Both Apple Arcade and Google Play Pass will be important complements to their existing app store models. Regardless of initial performance, these subscription services will play key roles in long-term mobile gaming strategy — providing the opportunity to further strengthen the broader mobile gaming ecosystem. However, it will be challenging to get consumers out of the mindset of expecting all games on mobile to be free to download. To combat this, publishers will need to work alongside iOS and Google Play to communicate the value of game subscription services.
3. 5G Is the Next Battleground, and Gamers Will Be First to Reap the Rewards
While speed has been the main talking point around 5G, it’s the low latency that excites gamers and publishers alike. There is demand for mobile online multiplayer core games that rely on better wireless connections. In October 2019, Call of Duty: Mobile was the top ranked game by global downloads across iOS and Google Play in its first month of release, while PUBG MOBILE, and Free Fire continued to rank 5th and 6th respectively by downloads, more than a year after their initial launches. Among the top 10 games by downloads in October 2019, core multiplayer online games also had the most time spent user. 5G is still in its infancy, but telcos are moving to expand coverage in 2020, and gaming is likely to be the first test of market validation.
While gaming may be the frontrunner for leveraging 5G, the possibilities don’t stop there. The 2019 Ericsson Mobility report predicts that by 2024, 34% of all global mobile traffic will be on 5G, and 64% of the world’s population will have 5G coverage. Increased access to a faster 5G network and 5G compatible devices will streamline existing mobile pathways, further entrenching mobile in our daily life.
We expect 5G’s true potential to be initially legitimized by game publishers and gamers — the early adopters of the mobile economy — before expanding to support industrial applications like agriculture and logistics through the development of driverless cars and connected devices or the Internet of Things (IoT). Publishers should act now to ensure future versions of their apps can take advantage of faster 5G connections, while looking into version updates to see which of their competitors are doing the same.
4. The Auto Battler Game Genre Is Primed for Growth
Auto Battlers began life as a modification of Dota (Defense of the Ancients) that quickly grew in popularity on Steam. As of November 2019, there are numerous mobile versions available from some of the biggest gaming developers, including Dota Underlords (Valve), Auto Chess:Origin (Dragonest Game/Drodo) and Chess Rush (Tencent). The Auto Battler genre lends itself to mobile — the game format is simple and doesn’t require the precision of a mouse and keyboard — but there are still opportunities to further optimize the experience and make this genre attractive for a wider range of players.
The genre has already become of interest to eSports fans, with the first Auto Chess Invitational offering a $1 million prize pool, which will support adoption on mobile, and growing time spent per user on mobile. This is impressive for a genre that only started in January 2019.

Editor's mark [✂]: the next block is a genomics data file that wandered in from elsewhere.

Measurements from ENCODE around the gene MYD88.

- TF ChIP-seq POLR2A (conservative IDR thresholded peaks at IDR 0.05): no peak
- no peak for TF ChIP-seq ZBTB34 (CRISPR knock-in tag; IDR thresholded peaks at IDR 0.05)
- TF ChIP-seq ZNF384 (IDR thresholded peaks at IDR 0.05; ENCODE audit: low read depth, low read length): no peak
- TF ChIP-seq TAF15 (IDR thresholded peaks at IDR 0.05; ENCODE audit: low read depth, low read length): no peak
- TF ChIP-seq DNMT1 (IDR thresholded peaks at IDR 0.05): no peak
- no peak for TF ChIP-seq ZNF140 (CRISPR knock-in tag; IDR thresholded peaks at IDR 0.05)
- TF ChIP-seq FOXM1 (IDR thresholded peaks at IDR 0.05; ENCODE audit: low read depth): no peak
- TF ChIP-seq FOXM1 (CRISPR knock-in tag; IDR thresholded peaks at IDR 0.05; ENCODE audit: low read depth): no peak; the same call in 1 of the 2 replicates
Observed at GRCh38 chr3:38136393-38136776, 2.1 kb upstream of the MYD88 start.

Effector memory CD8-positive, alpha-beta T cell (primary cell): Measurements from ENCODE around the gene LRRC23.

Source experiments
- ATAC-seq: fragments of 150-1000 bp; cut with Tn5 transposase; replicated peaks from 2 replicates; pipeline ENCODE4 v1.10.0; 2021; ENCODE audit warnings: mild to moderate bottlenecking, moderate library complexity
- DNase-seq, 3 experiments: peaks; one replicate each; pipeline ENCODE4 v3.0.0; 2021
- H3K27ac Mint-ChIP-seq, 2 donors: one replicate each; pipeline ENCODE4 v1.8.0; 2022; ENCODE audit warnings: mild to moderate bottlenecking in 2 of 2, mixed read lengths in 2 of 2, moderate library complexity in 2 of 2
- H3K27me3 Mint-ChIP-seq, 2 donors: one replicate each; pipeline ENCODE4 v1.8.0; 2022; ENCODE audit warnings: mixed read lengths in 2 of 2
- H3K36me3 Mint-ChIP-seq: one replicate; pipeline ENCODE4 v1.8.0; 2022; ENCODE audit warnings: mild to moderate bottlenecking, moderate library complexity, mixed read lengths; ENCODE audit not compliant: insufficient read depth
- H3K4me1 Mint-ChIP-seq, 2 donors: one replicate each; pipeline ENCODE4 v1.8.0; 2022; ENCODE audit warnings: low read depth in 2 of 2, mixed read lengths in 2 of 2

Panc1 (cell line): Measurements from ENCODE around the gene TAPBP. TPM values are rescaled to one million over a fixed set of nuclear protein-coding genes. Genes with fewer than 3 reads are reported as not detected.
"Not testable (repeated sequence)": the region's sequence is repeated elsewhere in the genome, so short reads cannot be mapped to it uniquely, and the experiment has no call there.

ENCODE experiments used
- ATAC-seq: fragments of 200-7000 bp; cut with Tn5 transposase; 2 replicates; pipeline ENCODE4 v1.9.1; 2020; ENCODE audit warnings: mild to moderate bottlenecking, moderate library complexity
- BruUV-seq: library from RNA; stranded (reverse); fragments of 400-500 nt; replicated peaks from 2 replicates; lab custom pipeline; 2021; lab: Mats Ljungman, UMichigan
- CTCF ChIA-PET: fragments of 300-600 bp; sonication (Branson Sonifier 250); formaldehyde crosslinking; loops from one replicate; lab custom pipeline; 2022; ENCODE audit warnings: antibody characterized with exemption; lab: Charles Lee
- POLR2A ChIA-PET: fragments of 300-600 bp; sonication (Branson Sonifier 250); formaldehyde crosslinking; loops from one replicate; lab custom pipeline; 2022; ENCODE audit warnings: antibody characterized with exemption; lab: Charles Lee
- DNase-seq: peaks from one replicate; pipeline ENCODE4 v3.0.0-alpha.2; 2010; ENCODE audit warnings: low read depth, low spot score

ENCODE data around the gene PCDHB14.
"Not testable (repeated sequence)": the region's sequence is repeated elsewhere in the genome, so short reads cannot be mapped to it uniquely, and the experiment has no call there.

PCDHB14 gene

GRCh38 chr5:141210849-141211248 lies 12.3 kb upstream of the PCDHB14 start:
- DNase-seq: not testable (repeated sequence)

As King discussed with App Annie, players are open to playing hybrid games that draw on different mechanics and design elements from across genres. App Annie’s cross-app usage data helped King identify these opportunities. In 2020, expect to see further optimization of the Auto Battler genre for mobile. The rise of Auto Battlers calls attention to the fact that popular games are increasingly drawing on mechanics from multiple genres. Moving forward, publishers need to look beyond existing app store game classifications, and leverage data to create new games that grab consumers' attention.
5. Progressive Web Apps Will Become an Important Link in the Consumer Journey
Progressive Web Apps (PWAs) are mobile websites that look and feel like apps — ensuring a smooth user experience — without requiring users to immediately take the extra step of downloading an app. PWAs can help increase conversions by simplifying the user experience. This is particularly important as it allows users to trial or use a more limited version of an app with less friction than a mobile website. It also has the added benefit of speed. PWAs have faster loading times than websites. This is particularly valuable where connectivity is poor and in developing markets where we see the lite version of an app has similar levels of popularity as the full one. In India, for example, Facebook Lite had nearly 90% of the downloads of Facebook in H1 2019.
While PWAs are generally less valuable for apps that require sign-in to leverage full functionality (e.g banking and communication), they will be a valuable option for verticals such as travel, retail and news — where users can test an experience before committing further. For example, Trivago, a hotel booking app, has found success with PWAs, seeing a 150% increase in engagement among those who used the PWA versus the mobile site.
PWAs form a bridge between mobile web and app experiences. While converting users to download your app is still important to ensure optimal consumer experience and retention, their first encounter with the brand will likely happen elsewhere. In addition, distribution and functionality of PWAs are subject to guidelines of app stores and browser functionality. This means that native apps should still be the primary focus on mobile.
PWAs will help widen the top of the funnel and prevent consumers from dropping out as you transition users towards your app, by providing a seamless user experience at every stage and acting as a bridge in your mobile web and app strategy. Brands — especially those in the news, retail and travel sectors where quick loading and availability in low connectivity environments are important — should look to include PWAs in their customer acquisition funnel.
To learn more about the trends we see shaping 2020, register for the Predictions 2020 Webinar:
November 13, 2019Market Data